What a labor shortage could mean for eateries in Dallas’ booming suburbs | Economy

Before she heads to work, Gillette, 35, has a cigarette in the courtyard oasis she and her “Grannie” have built. Kinerd basks in the sunshine, sitting among the windchimes and lawn figurines.

“She smokes — I don’t,” Kinerd, 79, said on a recent morning, grinning at her granddaughter. “She’s staying here, helping me — I’ve always enjoyed her.”

Gillette has been scaling back her hours at Fish City, though, for school. Previously, she’d been a full-time manager. Now she’s down to part time. And soon she’ll have to cut down even more as her classes ramp up.

She’s studying at a local community college to do ultrasounds.

“I’ve always wanted to make a difference in the world somehow,” she said. “I feel like being a part of helping someone stay healthy, that would be one of life’s greatest honors.”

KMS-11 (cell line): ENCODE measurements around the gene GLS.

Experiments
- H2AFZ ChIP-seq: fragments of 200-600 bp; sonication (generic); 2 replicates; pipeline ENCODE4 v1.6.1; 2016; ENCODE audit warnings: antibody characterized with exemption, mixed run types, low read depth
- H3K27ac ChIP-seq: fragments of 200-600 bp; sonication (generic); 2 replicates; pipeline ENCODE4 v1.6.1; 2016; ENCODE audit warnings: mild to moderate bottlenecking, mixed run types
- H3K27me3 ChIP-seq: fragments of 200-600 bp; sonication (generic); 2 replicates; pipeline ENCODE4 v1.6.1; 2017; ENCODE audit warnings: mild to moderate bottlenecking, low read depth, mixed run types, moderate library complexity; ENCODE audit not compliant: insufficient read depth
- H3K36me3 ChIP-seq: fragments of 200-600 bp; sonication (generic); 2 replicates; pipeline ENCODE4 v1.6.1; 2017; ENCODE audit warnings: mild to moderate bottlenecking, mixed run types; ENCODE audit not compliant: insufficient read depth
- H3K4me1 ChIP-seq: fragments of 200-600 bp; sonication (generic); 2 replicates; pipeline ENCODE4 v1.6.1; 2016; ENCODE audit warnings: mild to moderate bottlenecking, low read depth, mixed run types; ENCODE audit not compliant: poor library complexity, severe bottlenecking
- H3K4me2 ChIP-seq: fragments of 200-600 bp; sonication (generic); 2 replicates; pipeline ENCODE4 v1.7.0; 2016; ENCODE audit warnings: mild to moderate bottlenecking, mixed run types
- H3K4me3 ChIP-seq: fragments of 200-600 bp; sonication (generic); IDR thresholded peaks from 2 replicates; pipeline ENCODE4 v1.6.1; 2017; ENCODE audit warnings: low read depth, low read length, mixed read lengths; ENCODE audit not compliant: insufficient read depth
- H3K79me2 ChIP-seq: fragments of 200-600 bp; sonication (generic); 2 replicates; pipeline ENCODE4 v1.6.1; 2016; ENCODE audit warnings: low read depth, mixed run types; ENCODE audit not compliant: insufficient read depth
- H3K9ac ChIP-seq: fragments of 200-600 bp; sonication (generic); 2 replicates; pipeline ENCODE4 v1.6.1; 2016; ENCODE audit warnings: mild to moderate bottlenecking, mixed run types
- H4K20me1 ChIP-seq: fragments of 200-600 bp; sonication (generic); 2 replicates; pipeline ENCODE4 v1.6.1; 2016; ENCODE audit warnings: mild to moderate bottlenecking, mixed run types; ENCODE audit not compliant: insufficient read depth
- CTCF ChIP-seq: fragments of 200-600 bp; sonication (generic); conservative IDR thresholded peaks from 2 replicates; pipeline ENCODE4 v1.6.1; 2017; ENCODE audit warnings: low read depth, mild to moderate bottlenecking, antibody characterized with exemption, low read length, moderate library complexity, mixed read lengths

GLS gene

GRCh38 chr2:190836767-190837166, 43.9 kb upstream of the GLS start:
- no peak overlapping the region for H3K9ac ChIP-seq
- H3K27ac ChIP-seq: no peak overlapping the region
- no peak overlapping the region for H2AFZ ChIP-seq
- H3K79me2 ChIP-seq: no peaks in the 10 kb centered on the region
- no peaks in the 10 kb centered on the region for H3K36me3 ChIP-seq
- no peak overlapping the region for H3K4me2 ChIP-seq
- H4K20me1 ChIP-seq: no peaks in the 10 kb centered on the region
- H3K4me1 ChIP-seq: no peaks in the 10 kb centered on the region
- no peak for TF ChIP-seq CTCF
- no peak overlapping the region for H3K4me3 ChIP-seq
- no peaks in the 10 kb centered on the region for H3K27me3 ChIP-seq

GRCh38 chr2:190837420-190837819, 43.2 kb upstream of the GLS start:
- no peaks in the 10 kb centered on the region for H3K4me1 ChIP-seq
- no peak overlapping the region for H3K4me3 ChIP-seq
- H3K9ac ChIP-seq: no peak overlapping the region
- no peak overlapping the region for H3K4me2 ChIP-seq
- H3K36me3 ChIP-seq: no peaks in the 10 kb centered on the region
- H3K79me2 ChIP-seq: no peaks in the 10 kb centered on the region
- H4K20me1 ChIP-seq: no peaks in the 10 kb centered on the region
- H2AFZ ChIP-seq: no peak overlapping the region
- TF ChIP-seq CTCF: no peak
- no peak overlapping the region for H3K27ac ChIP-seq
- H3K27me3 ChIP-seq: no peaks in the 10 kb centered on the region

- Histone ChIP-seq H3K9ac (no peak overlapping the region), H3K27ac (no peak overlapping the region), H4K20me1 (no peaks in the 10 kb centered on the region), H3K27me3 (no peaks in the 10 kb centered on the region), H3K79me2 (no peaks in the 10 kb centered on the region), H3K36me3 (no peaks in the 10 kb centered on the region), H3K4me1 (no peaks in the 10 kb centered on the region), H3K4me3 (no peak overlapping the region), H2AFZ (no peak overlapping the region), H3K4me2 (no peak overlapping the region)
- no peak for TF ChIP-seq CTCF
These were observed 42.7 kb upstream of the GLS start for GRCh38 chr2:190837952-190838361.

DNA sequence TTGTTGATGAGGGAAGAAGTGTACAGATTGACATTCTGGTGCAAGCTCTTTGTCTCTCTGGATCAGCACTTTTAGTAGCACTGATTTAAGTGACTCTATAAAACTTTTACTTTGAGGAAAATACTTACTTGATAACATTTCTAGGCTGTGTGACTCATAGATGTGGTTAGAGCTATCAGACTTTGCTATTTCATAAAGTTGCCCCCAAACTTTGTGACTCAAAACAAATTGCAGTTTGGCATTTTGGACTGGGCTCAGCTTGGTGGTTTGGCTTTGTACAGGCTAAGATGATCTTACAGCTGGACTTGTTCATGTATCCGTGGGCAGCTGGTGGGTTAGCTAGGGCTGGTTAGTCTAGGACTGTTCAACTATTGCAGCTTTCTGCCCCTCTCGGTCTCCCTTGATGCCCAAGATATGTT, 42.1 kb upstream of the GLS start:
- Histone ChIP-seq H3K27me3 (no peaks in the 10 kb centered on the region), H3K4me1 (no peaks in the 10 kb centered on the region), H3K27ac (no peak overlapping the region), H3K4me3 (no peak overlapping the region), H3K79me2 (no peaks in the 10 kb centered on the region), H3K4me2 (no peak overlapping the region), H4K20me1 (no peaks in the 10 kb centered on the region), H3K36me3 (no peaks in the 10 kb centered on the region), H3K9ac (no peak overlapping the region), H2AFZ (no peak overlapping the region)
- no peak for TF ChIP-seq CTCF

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At the end of the day, said Mike Davis, an economist with Southern Methodist University, there’s no cure-all for a broad labor shortage that has not only sent restaurant operators scrambling but also has hammered the Dallas-Fort Worth construction industry.

“When you have the unemployment rate that we have now … we’re going to see labor shortages,” the economist at SMU’s Cox School of Business said. The metro area’s jobless rate has hovered around 4 percent — a rate that economists say is, essentially, full employment.

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